Ptaeroxylon obliquum is a species from the Rutaceae family which are most abundant in South Africa and Australia. The term ptaeroxylon is Greek for sneeze and wood, while obliquum denotes the oblique shape of the leaflets. The wood produces oils containing nieshoutol, which causes violent sneeze attacks by workers who are exposed to the tree. Though sneezewood is not poisonous, it has been known to cause respiratory complications. It has been linked to asthma, rhinitis and mucosal inflammation.
Ptaeroxylon obliquum is a shrub or medium deciduous tree that stands up to 15 metres (49 ft) tall. The bark is whitish-grey and smooth when young, but fissured with age. Leaflets are 2.5 x 1.3 cm marked asymmetrically. They are blue-green to dark green in color and crowd near the ends of the rachis in three to seven pairs of leaflets. The flowers on the tree are white to creamy yellow and fragrant.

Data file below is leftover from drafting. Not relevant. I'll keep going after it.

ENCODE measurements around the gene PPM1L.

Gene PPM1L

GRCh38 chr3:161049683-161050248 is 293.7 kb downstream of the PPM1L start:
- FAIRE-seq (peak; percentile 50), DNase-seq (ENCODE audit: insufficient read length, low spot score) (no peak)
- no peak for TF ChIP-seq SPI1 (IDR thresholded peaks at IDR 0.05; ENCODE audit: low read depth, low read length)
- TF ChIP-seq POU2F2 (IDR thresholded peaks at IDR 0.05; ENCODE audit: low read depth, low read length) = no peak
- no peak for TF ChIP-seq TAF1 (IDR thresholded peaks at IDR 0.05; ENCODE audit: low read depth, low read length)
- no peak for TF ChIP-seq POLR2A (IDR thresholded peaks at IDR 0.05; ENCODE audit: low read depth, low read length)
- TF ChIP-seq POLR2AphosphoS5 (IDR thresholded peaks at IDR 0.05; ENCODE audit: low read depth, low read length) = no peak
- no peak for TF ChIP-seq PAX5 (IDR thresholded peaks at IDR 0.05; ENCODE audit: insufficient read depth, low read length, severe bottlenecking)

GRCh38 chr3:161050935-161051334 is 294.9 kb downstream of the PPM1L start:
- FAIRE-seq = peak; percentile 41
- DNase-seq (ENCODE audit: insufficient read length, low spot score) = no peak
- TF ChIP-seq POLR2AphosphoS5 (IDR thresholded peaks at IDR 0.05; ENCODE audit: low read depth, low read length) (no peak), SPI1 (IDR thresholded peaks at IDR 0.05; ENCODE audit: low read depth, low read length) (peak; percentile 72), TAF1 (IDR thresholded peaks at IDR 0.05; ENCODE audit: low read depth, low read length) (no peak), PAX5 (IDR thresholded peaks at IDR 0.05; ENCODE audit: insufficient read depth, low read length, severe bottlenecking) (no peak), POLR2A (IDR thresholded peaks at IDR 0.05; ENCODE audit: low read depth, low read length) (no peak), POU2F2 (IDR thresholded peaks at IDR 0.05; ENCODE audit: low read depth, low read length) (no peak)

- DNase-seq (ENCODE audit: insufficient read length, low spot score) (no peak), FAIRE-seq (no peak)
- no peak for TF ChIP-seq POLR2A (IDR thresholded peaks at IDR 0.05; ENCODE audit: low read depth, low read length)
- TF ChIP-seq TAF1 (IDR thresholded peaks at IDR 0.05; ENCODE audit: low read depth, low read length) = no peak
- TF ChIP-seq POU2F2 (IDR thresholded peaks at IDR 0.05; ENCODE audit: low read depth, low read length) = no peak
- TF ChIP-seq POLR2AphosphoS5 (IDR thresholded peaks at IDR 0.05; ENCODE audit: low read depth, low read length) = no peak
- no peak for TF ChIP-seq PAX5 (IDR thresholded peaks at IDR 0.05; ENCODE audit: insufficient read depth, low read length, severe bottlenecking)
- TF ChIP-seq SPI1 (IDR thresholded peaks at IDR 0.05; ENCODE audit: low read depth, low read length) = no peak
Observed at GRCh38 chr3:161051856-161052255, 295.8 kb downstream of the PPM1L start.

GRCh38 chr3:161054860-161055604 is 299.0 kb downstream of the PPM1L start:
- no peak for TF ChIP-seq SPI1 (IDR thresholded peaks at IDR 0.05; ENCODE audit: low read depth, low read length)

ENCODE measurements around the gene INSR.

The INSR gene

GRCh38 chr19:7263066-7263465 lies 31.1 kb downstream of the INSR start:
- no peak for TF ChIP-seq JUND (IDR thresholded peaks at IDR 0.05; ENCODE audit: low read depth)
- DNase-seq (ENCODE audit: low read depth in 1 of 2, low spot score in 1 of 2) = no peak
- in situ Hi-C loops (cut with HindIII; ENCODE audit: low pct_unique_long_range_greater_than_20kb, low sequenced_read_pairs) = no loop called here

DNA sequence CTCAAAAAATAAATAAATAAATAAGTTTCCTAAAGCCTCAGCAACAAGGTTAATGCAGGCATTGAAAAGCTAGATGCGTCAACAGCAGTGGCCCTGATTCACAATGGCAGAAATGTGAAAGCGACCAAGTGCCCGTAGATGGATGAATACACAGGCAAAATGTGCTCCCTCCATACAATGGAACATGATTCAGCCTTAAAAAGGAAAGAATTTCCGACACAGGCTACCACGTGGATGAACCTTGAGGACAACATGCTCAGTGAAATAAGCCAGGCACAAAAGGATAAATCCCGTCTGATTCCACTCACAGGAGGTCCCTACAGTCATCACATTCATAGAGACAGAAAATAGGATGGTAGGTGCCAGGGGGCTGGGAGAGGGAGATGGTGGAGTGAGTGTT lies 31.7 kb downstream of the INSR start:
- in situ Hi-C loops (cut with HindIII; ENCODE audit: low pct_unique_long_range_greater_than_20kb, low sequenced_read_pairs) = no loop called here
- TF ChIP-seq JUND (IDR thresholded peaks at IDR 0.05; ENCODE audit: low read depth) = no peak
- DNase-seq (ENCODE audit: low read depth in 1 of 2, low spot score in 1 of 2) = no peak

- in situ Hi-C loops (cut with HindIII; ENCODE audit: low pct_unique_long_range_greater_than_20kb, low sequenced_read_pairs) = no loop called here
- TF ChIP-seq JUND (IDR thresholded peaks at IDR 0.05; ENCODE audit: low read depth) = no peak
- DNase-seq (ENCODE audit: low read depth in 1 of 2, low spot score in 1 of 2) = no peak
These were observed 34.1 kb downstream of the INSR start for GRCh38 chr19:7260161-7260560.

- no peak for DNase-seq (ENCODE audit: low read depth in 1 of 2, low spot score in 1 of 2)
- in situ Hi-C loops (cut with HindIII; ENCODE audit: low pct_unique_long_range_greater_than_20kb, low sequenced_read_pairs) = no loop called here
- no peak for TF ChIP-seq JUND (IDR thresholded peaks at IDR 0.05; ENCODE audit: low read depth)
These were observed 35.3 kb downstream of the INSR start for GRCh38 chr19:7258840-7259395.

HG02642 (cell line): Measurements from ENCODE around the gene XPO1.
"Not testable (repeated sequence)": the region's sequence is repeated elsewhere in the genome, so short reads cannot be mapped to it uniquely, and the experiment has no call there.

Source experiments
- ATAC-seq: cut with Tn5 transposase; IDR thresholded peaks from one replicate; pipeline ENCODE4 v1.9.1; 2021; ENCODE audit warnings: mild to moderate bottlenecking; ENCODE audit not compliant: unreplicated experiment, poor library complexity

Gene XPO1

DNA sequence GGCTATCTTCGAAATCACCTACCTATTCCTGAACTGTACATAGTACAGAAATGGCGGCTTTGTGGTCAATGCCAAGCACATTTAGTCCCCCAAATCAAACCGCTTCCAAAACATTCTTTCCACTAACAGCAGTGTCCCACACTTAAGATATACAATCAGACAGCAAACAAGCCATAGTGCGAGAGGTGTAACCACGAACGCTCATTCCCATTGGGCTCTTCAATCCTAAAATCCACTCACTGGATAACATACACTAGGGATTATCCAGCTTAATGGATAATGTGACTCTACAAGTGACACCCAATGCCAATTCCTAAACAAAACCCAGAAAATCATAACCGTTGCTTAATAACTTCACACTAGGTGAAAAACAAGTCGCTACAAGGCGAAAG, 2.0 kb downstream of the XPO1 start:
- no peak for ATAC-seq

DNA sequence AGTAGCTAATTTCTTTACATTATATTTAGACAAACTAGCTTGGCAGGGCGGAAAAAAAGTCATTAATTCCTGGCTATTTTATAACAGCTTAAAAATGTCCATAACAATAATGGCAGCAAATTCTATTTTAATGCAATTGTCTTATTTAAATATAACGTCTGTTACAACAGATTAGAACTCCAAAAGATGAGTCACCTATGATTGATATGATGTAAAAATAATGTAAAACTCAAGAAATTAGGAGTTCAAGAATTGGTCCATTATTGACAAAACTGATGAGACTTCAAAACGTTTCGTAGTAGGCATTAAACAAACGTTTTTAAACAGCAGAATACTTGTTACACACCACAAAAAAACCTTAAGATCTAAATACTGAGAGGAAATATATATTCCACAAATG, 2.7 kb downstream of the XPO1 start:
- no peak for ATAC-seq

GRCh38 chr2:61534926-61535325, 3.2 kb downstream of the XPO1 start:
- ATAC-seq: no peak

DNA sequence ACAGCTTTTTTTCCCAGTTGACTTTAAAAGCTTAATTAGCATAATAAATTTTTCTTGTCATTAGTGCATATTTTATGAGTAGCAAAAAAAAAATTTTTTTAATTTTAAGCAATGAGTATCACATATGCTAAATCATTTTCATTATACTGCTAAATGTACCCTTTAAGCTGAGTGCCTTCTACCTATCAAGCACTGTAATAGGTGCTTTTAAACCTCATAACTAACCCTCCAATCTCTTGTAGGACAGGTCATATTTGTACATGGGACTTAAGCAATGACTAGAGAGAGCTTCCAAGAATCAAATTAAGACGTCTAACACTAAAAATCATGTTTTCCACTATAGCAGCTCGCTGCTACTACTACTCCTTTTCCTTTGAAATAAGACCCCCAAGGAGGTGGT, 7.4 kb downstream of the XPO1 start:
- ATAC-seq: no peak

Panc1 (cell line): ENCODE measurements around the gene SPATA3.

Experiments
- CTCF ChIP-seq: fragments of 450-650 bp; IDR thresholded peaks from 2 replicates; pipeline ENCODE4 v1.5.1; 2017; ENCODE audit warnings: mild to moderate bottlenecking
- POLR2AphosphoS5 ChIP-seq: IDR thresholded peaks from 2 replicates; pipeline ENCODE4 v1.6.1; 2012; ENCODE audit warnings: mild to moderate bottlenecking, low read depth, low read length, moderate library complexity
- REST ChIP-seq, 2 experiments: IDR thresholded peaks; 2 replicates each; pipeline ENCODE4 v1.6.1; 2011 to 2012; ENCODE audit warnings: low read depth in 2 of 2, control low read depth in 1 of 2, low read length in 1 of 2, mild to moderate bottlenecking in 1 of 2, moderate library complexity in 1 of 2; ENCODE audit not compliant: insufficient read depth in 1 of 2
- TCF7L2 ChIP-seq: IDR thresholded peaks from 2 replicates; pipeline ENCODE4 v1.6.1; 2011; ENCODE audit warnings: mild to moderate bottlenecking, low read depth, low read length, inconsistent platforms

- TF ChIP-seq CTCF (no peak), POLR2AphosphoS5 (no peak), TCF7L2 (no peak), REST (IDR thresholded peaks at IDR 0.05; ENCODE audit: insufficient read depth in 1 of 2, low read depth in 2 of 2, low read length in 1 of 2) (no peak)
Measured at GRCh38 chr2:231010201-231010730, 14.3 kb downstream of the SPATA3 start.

Sneezewood is very dense having a specific gravity of 1040 kg/m3
Sneezewood is used for medicinal and ritual purposes. The bark can be used to repel moths or as snuff. The resin has been used to get rid of warts and cattle ticks.
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- Peter Schirmer, The Concise Illustrated South African Encyclopedia 1980, Central News Agency Ltd, ISBN 0-620-04359-8